DEARBORN, Mich. -- Roofs made of carbon fiber. Plastic windshields. Bumpers fashioned out of aluminum foam.
What sounds like a science experiment could be your next car.
While hybrids and electrics may grab the headlines, the real frontier in fuel economy is the switch to lighter materials.
Automakers have been experimenting for decades with lightweighting, as the practice is known, but the effort is gaining urgency with the adoption of tougher gas mileage standards. To meet the government's goal of nearly doubling average fuel economy to 45 mpg by 2025, cars need to lose some serious pounds.
Lighter doesn't mean less safe. Cars with new materials are already acing government crash tests. Around 30 percent of new vehicles already have hoods made of aluminum, which can absorb the same amount of impact as steel. Some car companies are teaming up with airplane makers, which have years of crash simulation data for lightweight materials.
Ford gave a glimpse of the future last week with a lightweight Fusion car. The prototype, developed with the U.S. Department of Energy, is about 800 pounds lighter than a typical Fusion thanks to dozens of changes in parts and materials.
The instrument panel consists of a carbon fiber and nylon composite instead of steel. The rear window is made from the same tough but thin plastic that covers your cellphone.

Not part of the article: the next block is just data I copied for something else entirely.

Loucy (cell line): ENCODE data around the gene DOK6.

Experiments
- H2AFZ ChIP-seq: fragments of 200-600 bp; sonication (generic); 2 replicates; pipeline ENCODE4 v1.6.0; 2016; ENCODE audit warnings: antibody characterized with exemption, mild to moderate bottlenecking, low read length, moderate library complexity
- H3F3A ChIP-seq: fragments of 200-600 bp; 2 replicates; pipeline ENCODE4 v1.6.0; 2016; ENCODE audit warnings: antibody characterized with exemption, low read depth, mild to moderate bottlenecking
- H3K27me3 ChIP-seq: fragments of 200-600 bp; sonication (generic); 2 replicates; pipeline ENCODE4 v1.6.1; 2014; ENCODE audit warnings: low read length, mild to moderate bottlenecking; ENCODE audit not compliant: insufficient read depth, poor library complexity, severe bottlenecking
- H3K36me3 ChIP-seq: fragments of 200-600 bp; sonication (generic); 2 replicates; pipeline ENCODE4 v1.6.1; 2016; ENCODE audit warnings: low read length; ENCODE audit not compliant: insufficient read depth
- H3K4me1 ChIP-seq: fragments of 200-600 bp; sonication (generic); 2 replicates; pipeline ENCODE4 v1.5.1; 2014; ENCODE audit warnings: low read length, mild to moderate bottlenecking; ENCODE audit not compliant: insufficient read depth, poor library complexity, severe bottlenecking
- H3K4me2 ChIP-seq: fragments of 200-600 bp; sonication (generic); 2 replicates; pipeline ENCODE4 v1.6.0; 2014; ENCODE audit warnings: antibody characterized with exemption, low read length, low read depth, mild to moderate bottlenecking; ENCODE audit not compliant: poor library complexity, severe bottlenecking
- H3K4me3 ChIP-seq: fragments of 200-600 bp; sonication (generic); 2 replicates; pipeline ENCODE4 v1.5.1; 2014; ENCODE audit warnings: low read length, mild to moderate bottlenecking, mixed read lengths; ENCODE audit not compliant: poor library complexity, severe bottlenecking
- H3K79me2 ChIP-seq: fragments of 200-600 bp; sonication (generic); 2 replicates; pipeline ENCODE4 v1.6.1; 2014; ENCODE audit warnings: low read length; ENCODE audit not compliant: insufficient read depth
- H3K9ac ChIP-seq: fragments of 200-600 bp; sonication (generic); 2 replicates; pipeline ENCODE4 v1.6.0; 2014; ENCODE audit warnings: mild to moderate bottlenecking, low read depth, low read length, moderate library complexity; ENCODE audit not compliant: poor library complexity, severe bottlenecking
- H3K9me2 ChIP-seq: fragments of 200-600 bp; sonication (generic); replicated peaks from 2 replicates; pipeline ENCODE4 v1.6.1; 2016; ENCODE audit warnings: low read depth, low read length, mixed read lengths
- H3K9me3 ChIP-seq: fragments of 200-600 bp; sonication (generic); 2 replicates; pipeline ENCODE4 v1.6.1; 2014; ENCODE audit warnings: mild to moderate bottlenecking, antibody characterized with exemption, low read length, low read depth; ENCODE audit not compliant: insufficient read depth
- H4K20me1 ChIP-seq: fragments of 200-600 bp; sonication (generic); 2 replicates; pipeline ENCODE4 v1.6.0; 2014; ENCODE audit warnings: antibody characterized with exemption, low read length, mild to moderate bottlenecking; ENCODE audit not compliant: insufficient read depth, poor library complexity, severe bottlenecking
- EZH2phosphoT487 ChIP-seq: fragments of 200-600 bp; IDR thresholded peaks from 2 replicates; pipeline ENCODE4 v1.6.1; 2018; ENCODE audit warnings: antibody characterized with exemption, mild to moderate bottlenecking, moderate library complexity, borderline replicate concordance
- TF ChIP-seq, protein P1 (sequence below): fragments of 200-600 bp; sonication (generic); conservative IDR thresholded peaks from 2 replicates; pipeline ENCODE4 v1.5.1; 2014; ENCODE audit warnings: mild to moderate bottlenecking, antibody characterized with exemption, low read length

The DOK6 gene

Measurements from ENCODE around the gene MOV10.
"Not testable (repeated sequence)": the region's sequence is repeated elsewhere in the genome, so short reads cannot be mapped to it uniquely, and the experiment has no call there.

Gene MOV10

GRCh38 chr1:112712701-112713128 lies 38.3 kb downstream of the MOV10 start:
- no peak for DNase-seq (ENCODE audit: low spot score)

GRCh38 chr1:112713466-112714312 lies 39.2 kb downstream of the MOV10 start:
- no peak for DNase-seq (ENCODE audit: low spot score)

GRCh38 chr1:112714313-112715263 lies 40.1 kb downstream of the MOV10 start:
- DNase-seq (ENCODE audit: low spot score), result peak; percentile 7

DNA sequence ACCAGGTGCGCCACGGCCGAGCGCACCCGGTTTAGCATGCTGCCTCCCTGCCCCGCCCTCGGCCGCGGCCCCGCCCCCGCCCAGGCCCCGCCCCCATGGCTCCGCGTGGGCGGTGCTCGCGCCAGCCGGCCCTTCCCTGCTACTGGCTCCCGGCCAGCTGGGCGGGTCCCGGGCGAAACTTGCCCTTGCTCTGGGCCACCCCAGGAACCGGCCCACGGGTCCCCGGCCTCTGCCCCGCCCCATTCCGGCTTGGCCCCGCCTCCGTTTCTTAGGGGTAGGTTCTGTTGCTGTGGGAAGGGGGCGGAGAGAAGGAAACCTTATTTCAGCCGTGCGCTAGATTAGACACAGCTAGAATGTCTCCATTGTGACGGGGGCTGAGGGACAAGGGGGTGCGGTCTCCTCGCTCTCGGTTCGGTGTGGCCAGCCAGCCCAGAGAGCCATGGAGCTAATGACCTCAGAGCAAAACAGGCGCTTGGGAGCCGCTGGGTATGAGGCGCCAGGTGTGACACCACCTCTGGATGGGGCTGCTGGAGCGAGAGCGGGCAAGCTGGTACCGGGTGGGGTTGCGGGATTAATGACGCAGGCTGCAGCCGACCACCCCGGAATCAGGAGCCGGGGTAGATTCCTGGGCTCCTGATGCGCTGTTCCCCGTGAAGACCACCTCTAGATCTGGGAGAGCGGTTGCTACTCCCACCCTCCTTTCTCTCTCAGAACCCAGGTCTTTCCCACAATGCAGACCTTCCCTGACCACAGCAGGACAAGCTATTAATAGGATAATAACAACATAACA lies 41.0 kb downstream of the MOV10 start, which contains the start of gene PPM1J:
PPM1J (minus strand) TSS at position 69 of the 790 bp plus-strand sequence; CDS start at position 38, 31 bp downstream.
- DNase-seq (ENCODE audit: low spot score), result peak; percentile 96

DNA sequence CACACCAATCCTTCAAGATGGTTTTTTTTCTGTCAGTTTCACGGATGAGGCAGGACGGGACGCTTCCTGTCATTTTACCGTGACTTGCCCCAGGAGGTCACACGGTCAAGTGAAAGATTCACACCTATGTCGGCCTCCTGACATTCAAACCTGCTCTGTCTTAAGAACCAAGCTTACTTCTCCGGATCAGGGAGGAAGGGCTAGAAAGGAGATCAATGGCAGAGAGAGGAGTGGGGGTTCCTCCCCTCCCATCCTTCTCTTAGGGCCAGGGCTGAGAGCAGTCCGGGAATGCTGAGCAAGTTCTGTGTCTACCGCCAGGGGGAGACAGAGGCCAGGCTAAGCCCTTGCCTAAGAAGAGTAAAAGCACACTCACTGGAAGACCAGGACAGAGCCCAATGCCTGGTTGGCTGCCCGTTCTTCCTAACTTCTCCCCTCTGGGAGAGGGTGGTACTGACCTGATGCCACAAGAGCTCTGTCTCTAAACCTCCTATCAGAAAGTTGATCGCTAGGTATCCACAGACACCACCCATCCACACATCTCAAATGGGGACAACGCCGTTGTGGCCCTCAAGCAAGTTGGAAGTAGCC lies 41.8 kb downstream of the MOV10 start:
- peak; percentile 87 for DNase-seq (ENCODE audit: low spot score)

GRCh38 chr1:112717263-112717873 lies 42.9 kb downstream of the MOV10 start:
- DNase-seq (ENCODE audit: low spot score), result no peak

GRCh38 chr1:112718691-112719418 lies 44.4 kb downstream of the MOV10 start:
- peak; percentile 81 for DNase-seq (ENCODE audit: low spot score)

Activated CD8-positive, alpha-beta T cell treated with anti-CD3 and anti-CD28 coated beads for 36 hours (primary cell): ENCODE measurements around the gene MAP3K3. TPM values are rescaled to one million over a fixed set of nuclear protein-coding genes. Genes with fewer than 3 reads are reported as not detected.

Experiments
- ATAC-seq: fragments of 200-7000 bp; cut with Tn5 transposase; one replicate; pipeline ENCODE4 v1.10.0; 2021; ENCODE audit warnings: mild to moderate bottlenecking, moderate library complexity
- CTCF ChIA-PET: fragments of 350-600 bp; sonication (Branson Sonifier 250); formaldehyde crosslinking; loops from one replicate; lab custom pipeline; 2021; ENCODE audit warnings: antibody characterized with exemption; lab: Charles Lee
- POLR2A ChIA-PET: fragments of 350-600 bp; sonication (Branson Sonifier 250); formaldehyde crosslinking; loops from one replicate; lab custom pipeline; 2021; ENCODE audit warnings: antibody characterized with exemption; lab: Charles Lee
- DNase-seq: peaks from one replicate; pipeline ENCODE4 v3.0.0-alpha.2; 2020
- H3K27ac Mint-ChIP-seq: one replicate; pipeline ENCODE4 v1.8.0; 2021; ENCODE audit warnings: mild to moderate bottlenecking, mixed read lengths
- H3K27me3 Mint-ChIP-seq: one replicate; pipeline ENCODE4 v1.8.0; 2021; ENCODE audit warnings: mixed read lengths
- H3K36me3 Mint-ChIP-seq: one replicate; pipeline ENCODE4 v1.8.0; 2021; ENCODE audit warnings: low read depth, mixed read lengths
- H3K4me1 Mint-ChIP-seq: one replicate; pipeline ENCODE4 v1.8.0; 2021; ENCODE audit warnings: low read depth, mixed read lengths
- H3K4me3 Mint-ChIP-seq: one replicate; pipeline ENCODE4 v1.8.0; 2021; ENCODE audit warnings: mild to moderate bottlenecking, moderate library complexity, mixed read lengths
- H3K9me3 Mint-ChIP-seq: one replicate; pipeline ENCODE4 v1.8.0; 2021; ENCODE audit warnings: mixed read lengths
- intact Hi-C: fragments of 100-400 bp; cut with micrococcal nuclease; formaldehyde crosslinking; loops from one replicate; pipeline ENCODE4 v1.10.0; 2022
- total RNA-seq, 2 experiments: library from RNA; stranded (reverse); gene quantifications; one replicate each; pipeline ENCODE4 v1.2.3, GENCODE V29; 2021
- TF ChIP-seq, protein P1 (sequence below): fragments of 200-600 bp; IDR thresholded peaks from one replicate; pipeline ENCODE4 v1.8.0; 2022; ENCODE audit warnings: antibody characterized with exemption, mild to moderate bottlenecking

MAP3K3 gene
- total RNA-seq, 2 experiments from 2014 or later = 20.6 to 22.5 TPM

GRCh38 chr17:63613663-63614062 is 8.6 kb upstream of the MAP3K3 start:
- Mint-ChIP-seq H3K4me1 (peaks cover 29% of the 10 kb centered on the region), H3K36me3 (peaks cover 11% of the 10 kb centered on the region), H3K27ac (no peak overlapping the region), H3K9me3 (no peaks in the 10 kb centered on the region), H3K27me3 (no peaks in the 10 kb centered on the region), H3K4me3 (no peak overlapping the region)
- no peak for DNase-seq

The car has aluminum brake rotors that are 39 percent lighter than cast iron ones and carbon fiber wheels that weigh 42 percent less than aluminum ones.
Because it's lighter, the prototype can use the same small engine as Ford's subcompact Fiesta, which gets an estimated 45 mpg on the highway.
The car won't be in dealerships anytime soon. For one thing, it's prohibitively expensive. Its seats, for example, cost up to $73 apiece because they have carbon fiber frames. The same seats with steel frames are $12.
Still, prototypes are helping Ford and other companies figure out the ideal mix of materials.
"These are the technologies that will creep into vehicles in the next three to five years," said Matt Zaluzec, Ford's technical leader for materials and manufacturing research.
Some vehicles have already made a lightweight leap. Land Rover's 2013 Range Rover, which went on sale last year, dropped around 700 pounds with its all-aluminum body, while the new Acura MDX shed 275 pounds thanks to increased use of high-strength steel, aluminum and magnesium.
Ford has unveiled an aluminum-body 2015 F-150 pickup, which shaves up to 700 pounds off the current version. The truck goes on sale later this year.
The average vehicle has gained more than 800 pounds over the last 12 years and now tops out at just over 3,900 pounds, according to government data. Not only have cars gotten bigger, but safety features like air bags and more crash-resistant frames have also added weight. General Motors' Chevrolet Volt electric car has to drag around a 400-pound battery.
Morgan Stanley estimates than shaving 110 pounds off each of the 1 billion cars on the world's roads could save $40 billion in fuel each year.
"Lightweighting is going to be with us for a long time," said Hesham Ezzat, a technical fellow at GM. "Every manufacturer is going to have to leverage their entire palette of materials."